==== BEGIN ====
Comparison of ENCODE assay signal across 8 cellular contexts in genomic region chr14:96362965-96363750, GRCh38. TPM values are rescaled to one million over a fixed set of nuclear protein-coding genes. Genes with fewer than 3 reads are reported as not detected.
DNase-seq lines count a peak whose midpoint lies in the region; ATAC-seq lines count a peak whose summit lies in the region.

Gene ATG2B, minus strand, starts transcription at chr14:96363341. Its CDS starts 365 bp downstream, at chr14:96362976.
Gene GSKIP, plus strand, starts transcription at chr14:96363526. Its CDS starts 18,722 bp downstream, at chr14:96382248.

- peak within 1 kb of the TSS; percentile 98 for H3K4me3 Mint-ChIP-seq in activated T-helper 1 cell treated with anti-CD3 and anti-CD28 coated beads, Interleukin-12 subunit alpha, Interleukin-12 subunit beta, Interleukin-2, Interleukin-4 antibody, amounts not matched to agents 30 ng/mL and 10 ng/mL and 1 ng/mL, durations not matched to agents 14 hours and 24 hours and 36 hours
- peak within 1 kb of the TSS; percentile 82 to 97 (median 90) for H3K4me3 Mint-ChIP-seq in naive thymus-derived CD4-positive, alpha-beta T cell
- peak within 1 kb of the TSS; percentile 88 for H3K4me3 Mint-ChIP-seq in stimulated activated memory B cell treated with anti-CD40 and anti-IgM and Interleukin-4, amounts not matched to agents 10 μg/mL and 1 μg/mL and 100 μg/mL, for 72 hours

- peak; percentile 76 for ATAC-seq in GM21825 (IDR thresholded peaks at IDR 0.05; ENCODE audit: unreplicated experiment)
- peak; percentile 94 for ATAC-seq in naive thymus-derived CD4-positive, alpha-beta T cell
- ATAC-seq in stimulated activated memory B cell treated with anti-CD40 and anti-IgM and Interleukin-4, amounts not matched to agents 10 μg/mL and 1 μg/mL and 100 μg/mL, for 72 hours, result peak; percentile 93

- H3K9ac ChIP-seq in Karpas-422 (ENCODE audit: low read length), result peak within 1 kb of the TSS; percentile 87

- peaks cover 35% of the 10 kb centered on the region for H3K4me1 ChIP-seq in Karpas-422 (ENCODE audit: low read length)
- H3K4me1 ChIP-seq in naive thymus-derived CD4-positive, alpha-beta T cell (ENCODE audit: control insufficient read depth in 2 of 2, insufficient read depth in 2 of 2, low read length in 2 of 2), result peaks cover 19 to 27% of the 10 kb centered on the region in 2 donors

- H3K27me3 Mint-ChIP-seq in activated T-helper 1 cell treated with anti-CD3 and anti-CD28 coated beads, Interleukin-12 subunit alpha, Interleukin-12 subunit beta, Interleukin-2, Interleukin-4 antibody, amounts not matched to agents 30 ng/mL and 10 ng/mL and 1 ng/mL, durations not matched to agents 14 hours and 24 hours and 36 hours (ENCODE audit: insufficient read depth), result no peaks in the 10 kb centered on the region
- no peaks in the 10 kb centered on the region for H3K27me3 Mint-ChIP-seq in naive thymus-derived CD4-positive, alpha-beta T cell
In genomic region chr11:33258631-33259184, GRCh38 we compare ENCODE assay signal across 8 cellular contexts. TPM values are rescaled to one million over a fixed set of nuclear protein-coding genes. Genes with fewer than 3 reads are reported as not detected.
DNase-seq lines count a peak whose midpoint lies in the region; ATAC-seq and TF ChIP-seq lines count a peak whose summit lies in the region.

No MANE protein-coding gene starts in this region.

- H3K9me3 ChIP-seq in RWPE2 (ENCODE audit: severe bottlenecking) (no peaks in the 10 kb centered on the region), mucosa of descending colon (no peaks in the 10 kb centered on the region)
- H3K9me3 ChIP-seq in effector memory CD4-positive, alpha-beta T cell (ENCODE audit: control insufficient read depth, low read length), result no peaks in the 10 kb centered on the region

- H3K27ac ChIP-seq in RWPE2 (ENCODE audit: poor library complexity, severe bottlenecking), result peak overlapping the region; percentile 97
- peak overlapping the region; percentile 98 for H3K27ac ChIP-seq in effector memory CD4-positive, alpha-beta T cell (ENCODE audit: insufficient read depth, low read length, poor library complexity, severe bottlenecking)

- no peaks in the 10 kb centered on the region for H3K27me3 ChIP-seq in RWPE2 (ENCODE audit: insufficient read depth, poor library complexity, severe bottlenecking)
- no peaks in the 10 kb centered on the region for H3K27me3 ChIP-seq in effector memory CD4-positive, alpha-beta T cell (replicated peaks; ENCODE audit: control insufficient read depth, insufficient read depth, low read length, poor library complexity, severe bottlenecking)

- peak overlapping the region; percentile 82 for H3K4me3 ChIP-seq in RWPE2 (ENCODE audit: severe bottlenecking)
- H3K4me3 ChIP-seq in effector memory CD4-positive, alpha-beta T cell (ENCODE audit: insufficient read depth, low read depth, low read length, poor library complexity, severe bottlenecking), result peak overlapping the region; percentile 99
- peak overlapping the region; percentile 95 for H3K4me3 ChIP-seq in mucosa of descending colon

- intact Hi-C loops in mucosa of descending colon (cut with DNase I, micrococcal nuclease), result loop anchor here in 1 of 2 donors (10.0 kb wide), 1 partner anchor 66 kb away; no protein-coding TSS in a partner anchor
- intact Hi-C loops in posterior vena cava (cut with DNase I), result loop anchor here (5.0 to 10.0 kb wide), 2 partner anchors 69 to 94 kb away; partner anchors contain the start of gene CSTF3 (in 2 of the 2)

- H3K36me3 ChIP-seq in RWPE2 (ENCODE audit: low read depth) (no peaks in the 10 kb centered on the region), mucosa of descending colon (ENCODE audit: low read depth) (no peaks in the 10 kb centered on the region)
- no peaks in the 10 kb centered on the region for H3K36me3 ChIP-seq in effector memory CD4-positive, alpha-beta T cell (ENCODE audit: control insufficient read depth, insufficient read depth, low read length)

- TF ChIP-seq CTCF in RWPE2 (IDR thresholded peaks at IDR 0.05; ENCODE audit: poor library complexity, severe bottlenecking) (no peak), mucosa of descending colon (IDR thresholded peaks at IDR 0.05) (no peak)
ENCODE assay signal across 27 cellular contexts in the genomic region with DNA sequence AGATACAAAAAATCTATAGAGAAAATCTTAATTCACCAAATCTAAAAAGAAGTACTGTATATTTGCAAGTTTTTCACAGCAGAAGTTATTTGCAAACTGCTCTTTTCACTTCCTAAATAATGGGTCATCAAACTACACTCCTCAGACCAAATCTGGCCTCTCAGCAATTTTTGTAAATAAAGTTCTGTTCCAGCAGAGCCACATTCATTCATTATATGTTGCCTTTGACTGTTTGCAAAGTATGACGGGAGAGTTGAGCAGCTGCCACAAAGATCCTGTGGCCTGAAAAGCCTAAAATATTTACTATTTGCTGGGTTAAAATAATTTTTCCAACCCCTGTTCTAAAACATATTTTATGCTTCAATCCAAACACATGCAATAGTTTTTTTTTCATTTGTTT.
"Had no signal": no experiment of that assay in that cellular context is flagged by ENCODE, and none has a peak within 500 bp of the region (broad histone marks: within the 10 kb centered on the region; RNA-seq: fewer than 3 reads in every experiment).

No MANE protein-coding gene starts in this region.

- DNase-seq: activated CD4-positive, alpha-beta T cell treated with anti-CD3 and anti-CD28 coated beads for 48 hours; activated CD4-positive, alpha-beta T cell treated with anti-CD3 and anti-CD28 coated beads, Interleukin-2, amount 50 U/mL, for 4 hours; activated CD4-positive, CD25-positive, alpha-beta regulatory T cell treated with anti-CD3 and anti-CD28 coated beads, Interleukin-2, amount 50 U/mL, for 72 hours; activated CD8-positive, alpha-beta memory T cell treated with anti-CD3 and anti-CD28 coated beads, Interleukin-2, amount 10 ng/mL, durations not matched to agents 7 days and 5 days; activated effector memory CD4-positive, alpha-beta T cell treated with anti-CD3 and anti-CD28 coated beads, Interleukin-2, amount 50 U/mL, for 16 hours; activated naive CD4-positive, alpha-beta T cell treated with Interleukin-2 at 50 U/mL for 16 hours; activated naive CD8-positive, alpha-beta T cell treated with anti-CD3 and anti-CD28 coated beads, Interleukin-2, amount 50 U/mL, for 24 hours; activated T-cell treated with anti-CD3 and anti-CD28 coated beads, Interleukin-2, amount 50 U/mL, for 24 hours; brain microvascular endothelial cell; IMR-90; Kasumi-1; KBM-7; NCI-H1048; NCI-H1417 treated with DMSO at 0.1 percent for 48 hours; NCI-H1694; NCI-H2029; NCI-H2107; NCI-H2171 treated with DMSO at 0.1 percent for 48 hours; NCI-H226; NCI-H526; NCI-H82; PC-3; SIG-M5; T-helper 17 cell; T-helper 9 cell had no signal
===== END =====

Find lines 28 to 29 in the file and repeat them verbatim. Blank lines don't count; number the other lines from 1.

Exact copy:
- intact Hi-C loops in mucosa of descending colon (cut with DNase I, micrococcal nuclease), result loop anchor here in 1 of 2 donors (10.0 kb wide), 1 partner anchor 66 kb away; no protein-coding TSS in a partner anchor
- intact Hi-C loops in posterior vena cava (cut with DNase I), result loop anchor here (5.0 to 10.0 kb wide), 2 partner anchors 69 to 94 kb away; partner anchors contain the start of gene CSTF3 (in 2 of the 2)